Ecology Rewild your garden

Wildlife Monitoring Tools and Tips for Your Garden

As British gardening enthusiasts, we know the pleasure of watching our gardens flourish. However, it’s not just about beautifully blooming roses or perfectly pruned topiaries; it’s about the thriving ecosystem that lies within our plots. The life that buzzes, flutters, and burrows around our cherished plants is as vital to the health of our gardens as sun and soil.

There has been an increased awareness about the importance of biodiversity in our gardens. A garden rich in biodiversity not only creates a healthy and sustainable environment but also significantly contributes to the larger local ecosystem. Monitoring the biodiversity in our gardens is one way we can engage more with nature and understand how our actions impact local wildlife. Here are several traditional and technological methods to observe and increase the biodiversity of your garden.

In-person Monitoring

Traditional monitoring is as much about enjoyment as it is about ecology. You can easily integrate these practices into your usual gardening routine.

a) Visual Surveys and Logs: Keep a diary of the different species you observe in your garden. Note the time of day, the weather, and their behaviour. This can help you understand when certain species are most active and how they interact with your garden.

b) Species Identification: Use field guides to identify unfamiliar birds, insects, or plants. Engaging with citizen science projects, like the RSPB’s Big Garden Birdwatch or the Butterfly Conservation’s Big Butterfly Count, can be extremely rewarding and educational.

c) Insect Traps and Hotels: Setting up an insect hotel or a trap can be an effective way to monitor insects in your garden. Insect hotels, which provide a variety of habitats for insects, can attract a wide range of species and offer an easy way to observe them.

Likewise, simple pitfall traps—small containers buried at ground level—can be used to catch and monitor ground-dwelling insects like beetles and spiders. Just be sure to release any creatures back safely after your observations!

Technological Monitoring

Advancements in technology have provided us with sophisticated tools to observe and measure biodiversity in our gardens. They can offer unique insights that traditional methods can’t.

a) Camera Trapping: Camera traps are motion-activated cameras that capture images of wildlife. They have been instrumental in wildlife research and are becoming increasingly accessible for home use. Placing these in your garden can help identify nocturnal or shy creatures that you may not see during the day.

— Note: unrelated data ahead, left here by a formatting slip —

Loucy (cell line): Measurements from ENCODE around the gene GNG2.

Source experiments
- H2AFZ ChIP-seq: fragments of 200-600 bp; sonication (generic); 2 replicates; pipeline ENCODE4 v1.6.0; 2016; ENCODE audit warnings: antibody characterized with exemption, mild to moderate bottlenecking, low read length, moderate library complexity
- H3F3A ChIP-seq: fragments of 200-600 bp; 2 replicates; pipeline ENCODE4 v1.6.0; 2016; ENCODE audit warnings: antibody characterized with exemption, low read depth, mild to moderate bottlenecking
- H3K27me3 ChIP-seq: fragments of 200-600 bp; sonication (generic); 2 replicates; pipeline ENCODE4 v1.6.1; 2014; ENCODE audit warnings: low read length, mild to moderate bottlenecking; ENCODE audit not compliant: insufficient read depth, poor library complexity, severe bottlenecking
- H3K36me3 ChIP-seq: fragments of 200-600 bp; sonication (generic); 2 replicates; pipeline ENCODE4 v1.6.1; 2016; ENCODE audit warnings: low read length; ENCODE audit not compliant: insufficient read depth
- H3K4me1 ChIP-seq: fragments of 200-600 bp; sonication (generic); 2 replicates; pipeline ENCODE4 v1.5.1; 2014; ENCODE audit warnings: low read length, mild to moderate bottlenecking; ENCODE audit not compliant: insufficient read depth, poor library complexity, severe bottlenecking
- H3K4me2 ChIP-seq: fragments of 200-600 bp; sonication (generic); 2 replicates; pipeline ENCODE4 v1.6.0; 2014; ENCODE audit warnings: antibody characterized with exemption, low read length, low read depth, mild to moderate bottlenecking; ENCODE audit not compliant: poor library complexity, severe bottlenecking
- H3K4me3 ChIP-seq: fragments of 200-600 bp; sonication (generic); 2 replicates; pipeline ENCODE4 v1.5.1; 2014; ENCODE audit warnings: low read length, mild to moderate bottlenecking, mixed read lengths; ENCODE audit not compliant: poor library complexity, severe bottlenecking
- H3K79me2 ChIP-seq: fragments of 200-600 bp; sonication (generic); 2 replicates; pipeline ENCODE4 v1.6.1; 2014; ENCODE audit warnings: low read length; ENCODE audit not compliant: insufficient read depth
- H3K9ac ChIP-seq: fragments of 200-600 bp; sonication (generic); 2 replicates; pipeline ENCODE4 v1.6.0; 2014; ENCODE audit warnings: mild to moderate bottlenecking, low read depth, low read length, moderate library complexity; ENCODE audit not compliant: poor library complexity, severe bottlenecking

b) Bioacoustic Monitoring: Bioacoustic devices record natural sounds, which can then be analysed to identify different species. For example, you can monitor the variety of bird calls in your garden or pick up the rustling sounds of hedgehogs. Bioacoustic monitoring can be completed in real-time in the garden thanks to modern Apps which utilise your mobile phone’s microphone. Alternatively, you can set up passive recording devices for comprehensive long-term monitoring, which record at intervals 24-hours a day.

For bat monitoring, handheld devices can be used that detect ultrasonic bat frequencies that would be outside of our audible range. Similarly, passive recording devices can be used to monitor throughout the night.

>> Learn more about passive bioacoustic monitoring with us!

c) Setting Up a Moth Trap: A moth trap is a device that attracts moths with a light source and safely captures them for observation. There are various types of moth traps available for purchase, such as Skinner traps and Robinson traps, which can be especially designed to suit different species and settings.

However, a basic moth trap can also be created at home. A simple setup involves a bright light (a special mercury vapour or actinic bulb is often used) to attract moths, and a structure such as a box with funnels or egg cartons where moths can take refuge until morning.

Engaging with Nature

Engaging with nature through biodiversity monitoring can be a transformative experience for individuals and families alike. It’s an exercise that can be both enjoyable and educational, a pastime that’s as beneficial for us as it is for our gardens.

Imagine the thrill of discovery that comes with spotting a rare bird or identifying a new species of butterfly. There’s a real sense of wonder that comes with recognising that our gardens are home to a rich tapestry of life.